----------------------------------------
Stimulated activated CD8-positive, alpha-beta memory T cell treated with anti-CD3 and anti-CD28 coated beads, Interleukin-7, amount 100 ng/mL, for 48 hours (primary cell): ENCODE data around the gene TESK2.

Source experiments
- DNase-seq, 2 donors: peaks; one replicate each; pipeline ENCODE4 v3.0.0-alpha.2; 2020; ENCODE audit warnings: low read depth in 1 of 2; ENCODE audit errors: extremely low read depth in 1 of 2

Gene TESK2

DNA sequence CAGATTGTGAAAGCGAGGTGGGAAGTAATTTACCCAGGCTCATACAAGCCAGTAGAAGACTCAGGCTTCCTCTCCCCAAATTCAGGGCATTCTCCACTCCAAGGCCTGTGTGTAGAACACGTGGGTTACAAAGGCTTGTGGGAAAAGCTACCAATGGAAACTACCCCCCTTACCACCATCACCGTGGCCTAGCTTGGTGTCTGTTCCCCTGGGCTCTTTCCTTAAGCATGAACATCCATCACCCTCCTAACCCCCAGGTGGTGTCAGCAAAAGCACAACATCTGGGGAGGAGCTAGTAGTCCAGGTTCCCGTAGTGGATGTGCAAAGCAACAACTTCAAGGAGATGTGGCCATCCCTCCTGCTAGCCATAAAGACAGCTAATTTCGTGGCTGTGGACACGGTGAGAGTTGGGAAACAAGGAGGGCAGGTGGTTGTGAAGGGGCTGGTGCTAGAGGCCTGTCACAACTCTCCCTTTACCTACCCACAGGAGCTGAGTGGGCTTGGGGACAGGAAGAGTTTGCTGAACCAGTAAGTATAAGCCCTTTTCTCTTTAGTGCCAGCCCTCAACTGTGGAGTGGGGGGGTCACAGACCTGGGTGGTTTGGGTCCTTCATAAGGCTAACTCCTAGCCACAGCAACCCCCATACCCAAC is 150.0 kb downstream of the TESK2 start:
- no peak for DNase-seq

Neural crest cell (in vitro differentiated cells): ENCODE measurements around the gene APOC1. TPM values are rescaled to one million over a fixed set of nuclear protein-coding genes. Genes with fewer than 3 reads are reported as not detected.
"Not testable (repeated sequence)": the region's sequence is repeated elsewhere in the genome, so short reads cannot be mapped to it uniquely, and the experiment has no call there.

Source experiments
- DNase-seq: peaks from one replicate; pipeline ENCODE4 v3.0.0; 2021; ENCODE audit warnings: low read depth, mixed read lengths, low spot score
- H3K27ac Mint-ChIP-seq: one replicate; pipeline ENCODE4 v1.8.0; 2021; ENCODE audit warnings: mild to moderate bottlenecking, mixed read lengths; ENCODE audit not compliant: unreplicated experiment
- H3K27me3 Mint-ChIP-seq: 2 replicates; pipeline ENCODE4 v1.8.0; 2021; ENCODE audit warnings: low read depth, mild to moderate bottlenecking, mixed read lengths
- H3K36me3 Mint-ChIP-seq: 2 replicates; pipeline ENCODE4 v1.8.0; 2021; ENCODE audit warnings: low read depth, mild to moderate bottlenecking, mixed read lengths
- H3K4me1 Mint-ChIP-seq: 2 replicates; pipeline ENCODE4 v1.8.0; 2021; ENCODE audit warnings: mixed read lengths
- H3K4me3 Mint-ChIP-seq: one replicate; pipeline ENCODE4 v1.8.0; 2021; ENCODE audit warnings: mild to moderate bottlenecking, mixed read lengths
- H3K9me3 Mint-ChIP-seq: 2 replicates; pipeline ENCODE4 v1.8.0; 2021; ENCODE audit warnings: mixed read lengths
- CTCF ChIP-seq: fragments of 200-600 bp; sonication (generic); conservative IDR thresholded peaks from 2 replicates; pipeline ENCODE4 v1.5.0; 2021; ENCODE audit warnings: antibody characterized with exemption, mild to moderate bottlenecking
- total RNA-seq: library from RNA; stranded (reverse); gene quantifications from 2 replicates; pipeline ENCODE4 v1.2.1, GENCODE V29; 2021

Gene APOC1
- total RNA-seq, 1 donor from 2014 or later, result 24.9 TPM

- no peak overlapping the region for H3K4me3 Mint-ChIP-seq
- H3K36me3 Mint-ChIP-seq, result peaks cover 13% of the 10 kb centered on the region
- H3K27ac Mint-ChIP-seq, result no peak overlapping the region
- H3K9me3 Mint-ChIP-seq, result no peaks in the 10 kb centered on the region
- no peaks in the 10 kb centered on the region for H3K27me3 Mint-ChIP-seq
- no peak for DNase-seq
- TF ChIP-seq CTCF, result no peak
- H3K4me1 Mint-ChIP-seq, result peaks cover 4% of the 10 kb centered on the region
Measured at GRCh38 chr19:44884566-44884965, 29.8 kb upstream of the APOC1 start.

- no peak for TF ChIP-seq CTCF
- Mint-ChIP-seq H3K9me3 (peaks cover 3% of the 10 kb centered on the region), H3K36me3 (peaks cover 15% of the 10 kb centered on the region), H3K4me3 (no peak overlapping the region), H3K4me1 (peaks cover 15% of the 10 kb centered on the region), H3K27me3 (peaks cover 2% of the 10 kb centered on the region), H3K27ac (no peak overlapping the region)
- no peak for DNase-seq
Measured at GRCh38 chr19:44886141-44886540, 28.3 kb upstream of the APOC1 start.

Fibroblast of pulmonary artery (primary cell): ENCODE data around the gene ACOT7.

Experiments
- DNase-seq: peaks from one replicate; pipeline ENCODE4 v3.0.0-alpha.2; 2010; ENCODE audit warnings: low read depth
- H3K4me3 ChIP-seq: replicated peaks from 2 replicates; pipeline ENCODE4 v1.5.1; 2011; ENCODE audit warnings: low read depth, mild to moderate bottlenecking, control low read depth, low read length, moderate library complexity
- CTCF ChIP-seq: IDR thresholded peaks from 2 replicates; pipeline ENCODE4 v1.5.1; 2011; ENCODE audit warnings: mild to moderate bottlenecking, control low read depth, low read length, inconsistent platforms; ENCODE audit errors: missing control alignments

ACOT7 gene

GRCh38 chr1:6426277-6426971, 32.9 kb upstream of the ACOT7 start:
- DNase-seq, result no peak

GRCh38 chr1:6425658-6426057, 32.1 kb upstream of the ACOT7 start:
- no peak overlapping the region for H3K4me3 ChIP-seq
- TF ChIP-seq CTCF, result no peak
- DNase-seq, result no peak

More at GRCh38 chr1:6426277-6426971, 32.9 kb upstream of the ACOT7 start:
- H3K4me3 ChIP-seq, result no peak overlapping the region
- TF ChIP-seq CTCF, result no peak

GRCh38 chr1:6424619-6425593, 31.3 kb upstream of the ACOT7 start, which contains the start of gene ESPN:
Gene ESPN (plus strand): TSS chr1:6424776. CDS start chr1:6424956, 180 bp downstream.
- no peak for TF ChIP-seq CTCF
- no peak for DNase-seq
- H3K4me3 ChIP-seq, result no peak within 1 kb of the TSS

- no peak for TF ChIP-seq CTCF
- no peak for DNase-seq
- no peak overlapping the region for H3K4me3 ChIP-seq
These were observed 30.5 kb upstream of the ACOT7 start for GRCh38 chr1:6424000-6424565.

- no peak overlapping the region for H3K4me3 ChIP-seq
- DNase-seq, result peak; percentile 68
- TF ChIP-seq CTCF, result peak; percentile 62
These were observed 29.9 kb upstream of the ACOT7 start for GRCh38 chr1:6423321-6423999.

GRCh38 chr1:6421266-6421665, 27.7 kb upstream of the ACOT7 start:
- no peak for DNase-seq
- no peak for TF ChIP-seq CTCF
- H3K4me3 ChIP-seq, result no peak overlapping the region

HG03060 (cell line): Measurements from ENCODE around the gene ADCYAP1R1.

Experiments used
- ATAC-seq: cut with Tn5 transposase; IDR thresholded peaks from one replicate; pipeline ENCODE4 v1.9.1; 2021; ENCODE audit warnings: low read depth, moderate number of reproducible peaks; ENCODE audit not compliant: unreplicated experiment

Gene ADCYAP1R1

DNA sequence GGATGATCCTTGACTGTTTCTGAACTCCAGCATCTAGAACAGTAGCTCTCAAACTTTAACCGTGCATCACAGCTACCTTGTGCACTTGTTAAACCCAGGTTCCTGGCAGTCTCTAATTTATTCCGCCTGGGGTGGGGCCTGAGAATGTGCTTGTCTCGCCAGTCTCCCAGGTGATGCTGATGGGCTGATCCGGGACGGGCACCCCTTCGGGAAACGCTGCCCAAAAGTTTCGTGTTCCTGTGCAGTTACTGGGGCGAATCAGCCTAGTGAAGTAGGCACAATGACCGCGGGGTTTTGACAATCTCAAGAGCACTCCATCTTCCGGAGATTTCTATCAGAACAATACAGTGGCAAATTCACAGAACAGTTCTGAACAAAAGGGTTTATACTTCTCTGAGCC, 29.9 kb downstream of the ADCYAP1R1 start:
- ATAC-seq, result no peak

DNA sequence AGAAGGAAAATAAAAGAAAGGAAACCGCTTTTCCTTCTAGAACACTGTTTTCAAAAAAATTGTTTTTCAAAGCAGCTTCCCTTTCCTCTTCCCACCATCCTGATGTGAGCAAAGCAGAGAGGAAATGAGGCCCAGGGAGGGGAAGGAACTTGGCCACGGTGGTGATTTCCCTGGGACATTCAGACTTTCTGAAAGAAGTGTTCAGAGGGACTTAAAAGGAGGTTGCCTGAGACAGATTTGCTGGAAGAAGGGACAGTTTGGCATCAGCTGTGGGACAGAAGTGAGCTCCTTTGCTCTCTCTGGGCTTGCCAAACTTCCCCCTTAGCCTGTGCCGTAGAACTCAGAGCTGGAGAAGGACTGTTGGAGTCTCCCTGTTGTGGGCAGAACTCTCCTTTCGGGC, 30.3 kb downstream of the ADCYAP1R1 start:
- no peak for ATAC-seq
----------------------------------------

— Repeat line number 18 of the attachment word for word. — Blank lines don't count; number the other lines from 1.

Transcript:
- total RNA-seq: library from RNA; stranded (reverse); gene quantifications from 2 replicates; pipeline ENCODE4 v1.2.1, GENCODE V29; 2021